The birthplace of Emperor Vespasian found?

Posted: September 16, 2009 in Archaeology, Excavation, History
Tags: , , , , , , , , , , , ,

Italian and British archaeologists in Italy have unearthed a large country villa which they believe to be the birthplace of Vespasian, the Roman emperor who ordered the beginning of the “Colosseums” construction.

The 2,000 year old ruins were found about 80 miles northeast of Rome near Cittareale. Some of the rooms in the villa had floors covered with marble slabs which was being imported from different places within the Roman Empire. The villa which is 150 000 square feet is at the center of the ancient village of Falacrine which was Vespasians hometown.

One of the archaeologists says about the doubt other archaeologists have if it is really the birthplace of Vespasian: “Let’s say that we are pretty confident that this is the villa where Vespasian was born – also given the fact that there are no other possible hypothesis“. The archaeologists also  says “even though there are no inscriptions to attribute it for certain, the villa’s location and luxury make it likely it was Vespasian’s birthplace“.

In part of the statements I tend to do disagree with the archaeologist. I agree with it could be the birthplace and it is possible and maybe as well be likely since it is a large villa and seem to be rather exclusive. But for one thing is there any ancient texts that mentions Vespasian’s villa where he grew up? Or does the archaeologist just presume that since he later became the emperor he most have grown up in the biggest and richest villa in Falacrine? It might be possible but there could as well be other undiscovered villas in the area which are even larger and more exclusive even if it’s not likely. As an archaeologist you have to expect the unexpected!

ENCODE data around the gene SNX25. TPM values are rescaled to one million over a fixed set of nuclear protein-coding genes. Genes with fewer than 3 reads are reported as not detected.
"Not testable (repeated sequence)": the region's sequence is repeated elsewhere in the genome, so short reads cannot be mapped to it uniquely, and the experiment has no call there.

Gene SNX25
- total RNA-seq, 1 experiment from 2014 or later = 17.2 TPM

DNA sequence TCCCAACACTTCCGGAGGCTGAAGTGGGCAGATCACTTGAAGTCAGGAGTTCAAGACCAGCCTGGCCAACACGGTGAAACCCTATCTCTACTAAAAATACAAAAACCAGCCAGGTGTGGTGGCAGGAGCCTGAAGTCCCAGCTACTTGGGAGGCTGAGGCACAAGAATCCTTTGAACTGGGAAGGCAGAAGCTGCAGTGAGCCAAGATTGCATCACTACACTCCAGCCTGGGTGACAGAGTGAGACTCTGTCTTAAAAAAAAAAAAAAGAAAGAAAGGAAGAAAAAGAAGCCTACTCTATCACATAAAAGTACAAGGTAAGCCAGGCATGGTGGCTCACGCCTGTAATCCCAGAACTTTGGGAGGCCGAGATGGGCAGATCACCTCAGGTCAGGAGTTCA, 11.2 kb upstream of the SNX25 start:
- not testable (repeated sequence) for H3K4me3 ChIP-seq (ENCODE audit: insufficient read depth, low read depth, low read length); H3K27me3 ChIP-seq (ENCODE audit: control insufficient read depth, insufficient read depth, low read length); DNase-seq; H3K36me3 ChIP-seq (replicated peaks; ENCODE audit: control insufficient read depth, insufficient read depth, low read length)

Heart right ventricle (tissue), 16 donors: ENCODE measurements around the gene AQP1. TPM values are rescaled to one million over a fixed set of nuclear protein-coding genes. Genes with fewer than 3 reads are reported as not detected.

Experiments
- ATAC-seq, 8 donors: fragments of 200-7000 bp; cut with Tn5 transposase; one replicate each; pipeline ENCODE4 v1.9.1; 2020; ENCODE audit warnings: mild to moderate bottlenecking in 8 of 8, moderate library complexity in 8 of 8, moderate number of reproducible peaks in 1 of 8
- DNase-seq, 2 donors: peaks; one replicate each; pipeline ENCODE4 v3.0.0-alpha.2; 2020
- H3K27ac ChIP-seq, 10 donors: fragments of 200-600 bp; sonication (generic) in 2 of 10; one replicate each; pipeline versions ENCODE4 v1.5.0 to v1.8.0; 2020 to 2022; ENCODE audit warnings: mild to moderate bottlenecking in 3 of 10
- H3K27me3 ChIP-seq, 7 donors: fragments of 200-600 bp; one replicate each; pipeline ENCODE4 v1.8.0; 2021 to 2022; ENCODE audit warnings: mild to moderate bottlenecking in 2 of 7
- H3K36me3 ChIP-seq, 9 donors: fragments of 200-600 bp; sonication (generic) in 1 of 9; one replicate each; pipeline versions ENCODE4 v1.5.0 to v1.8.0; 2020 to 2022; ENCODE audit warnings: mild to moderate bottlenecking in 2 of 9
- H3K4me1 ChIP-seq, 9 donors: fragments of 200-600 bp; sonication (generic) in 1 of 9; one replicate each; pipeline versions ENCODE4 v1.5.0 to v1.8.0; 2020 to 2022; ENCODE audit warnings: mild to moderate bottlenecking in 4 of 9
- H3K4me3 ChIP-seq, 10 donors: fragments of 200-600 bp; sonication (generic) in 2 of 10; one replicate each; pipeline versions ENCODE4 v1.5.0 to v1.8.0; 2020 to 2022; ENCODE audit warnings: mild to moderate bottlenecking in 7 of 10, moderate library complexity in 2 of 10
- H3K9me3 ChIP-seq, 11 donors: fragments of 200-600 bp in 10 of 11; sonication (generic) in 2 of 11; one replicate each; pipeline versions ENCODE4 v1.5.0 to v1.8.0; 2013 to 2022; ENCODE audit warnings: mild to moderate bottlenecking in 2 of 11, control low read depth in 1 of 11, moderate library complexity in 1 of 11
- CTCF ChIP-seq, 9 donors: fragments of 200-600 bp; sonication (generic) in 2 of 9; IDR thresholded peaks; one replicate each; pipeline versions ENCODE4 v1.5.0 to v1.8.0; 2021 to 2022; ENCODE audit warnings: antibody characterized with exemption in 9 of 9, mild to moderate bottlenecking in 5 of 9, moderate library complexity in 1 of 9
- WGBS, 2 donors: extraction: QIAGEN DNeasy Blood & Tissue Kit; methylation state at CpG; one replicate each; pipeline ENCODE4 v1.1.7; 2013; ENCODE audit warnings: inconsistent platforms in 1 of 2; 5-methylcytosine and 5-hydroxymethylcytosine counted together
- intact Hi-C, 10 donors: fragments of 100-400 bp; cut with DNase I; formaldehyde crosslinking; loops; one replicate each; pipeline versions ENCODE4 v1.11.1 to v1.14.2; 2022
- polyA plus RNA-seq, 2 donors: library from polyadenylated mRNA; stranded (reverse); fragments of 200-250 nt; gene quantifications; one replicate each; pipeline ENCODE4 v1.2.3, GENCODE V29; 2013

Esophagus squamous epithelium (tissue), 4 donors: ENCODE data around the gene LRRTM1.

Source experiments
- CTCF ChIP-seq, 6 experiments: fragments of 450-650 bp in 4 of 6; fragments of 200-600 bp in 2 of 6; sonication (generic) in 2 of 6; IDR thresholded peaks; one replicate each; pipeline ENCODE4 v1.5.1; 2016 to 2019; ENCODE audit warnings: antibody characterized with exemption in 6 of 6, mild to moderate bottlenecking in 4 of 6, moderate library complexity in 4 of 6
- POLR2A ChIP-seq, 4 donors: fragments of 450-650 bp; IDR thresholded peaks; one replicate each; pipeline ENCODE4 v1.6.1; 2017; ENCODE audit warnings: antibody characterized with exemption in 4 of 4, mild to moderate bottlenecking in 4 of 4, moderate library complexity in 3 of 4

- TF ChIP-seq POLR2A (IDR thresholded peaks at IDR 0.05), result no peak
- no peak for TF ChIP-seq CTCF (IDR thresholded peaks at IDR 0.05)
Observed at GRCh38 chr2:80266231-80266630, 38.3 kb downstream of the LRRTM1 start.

The lack of inscriptions also makes it harder to connect it to Vespasian but even if there was one, I would be surprised if it said “this is the birthplace of Vespasian who later become Emperor of Rome”. But the worst thing is when the evidence is presented as that it is the birthplace because there are no other possible hypothesis I’m almost scared. That’s is just some bad rhetoric. You are just going in circles, “there are no evidence that is more plausible than mine so mine is the most plausible and automatically is the right one”. You shouldn’t say that as a scientist we are meant to have a critical eye on things.  It is just as plausible that he lived somewhere else. If you would have done a total excavation of the village and this was the biggest and most luxuries house it might be a bit more plausible since he probably was from quite a wealthy family to later become the Emperor of Rome.

As an archaeologist and scientist it is important to do two things, you must be critical of your own and others research but as well sometime you have to jump off the cliff and take a chance. Put your foot down and say” according to what we know at the moment we think this is x and y but it might change. But our current theory is the most likely in this moment in our opinion but needs more research and debate”. So I give cred to the archaeologists on this excavation to stand up and say we think this is the birthplace of Vespasian. It is a lot better to say that than it is just a big villa or even worse we don’t know and don’t have any theories whatsoever.

You could read the full article here and there is also a video from the excavation

It can be tricky but great fun to be an archaeologist and a scientist!


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